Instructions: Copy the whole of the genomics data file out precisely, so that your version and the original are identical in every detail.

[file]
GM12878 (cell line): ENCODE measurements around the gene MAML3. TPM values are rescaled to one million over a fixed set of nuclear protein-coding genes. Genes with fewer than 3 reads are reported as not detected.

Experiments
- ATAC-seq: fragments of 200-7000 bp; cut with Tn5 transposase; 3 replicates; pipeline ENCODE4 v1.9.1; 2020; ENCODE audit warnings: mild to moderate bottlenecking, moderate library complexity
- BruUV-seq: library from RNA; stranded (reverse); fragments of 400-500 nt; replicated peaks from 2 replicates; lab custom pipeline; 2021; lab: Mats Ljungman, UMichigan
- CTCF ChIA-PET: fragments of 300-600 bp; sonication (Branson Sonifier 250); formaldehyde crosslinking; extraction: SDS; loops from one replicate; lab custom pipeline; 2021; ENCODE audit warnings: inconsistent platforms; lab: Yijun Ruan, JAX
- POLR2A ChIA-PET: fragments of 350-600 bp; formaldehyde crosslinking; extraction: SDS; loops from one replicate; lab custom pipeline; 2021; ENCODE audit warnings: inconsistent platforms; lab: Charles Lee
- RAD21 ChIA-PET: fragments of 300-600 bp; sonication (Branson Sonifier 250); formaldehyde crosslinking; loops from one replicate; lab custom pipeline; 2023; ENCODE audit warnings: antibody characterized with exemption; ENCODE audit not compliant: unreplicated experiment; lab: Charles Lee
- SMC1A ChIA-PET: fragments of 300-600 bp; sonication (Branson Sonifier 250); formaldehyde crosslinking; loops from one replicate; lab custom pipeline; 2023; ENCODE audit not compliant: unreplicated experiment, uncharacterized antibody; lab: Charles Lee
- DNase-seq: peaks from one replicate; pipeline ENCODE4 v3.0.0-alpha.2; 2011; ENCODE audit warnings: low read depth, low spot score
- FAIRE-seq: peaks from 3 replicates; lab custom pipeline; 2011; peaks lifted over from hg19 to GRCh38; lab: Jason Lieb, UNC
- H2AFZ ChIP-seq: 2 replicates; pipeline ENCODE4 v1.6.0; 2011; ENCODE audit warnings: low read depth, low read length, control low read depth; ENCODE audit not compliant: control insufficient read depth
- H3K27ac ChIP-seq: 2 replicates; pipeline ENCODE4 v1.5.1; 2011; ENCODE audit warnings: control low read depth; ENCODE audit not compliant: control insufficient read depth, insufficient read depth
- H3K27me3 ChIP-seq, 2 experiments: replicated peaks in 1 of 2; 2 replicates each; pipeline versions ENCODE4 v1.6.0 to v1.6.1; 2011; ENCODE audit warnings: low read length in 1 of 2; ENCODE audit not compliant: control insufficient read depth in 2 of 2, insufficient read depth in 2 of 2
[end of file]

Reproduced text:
GM12878 (cell line): ENCODE measurements around the gene MAML3. TPM values are rescaled to one million over a fixed set of nuclear protein-coding genes. Genes with fewer than 3 reads are reported as not detected.

Experiments
- ATAC-seq: fragments of 200-7000 bp; cut with Tn5 transposase; 3 replicates; pipeline ENCODE4 v1.9.1; 2020; ENCODE audit warnings: mild to moderate bottlenecking, moderate library complexity
- BruUV-seq: library from RNA; stranded (reverse); fragments of 400-500 nt; replicated peaks from 2 replicates; lab custom pipeline; 2021; lab: Mats Ljungman, UMichigan
- CTCF ChIA-PET: fragments of 300-600 bp; sonication (Branson Sonifier 250); formaldehyde crosslinking; extraction: SDS; loops from one replicate; lab custom pipeline; 2021; ENCODE audit warnings: inconsistent platforms; lab: Yijun Ruan, JAX
- POLR2A ChIA-PET: fragments of 350-600 bp; formaldehyde crosslinking; extraction: SDS; loops from one replicate; lab custom pipeline; 2021; ENCODE audit warnings: inconsistent platforms; lab: Charles Lee
- RAD21 ChIA-PET: fragments of 300-600 bp; sonication (Branson Sonifier 250); formaldehyde crosslinking; loops from one replicate; lab custom pipeline; 2023; ENCODE audit warnings: antibody characterized with exemption; ENCODE audit not compliant: unreplicated experiment; lab: Charles Lee
- SMC1A ChIA-PET: fragments of 300-600 bp; sonication (Branson Sonifier 250); formaldehyde crosslinking; loops from one replicate; lab custom pipeline; 2023; ENCODE audit not compliant: unreplicated experiment, uncharacterized antibody; lab: Charles Lee
- DNase-seq: peaks from one replicate; pipeline ENCODE4 v3.0.0-alpha.2; 2011; ENCODE audit warnings: low read depth, low spot score
- FAIRE-seq: peaks from 3 replicates; lab custom pipeline; 2011; peaks lifted over from hg19 to GRCh38; lab: Jason Lieb, UNC
- H2AFZ ChIP-seq: 2 replicates; pipeline ENCODE4 v1.6.0; 2011; ENCODE audit warnings: low read depth, low read length, control low read depth; ENCODE audit not compliant: control insufficient read depth
- H3K27ac ChIP-seq: 2 replicates; pipeline ENCODE4 v1.5.1; 2011; ENCODE audit warnings: control low read depth; ENCODE audit not compliant: control insufficient read depth, insufficient read depth
- H3K27me3 ChIP-seq, 2 experiments: replicated peaks in 1 of 2; 2 replicates each; pipeline versions ENCODE4 v1.6.0 to v1.6.1; 2011; ENCODE audit warnings: low read length in 1 of 2; ENCODE audit not compliant: control insufficient read depth in 2 of 2, insufficient read depth in 2 of 2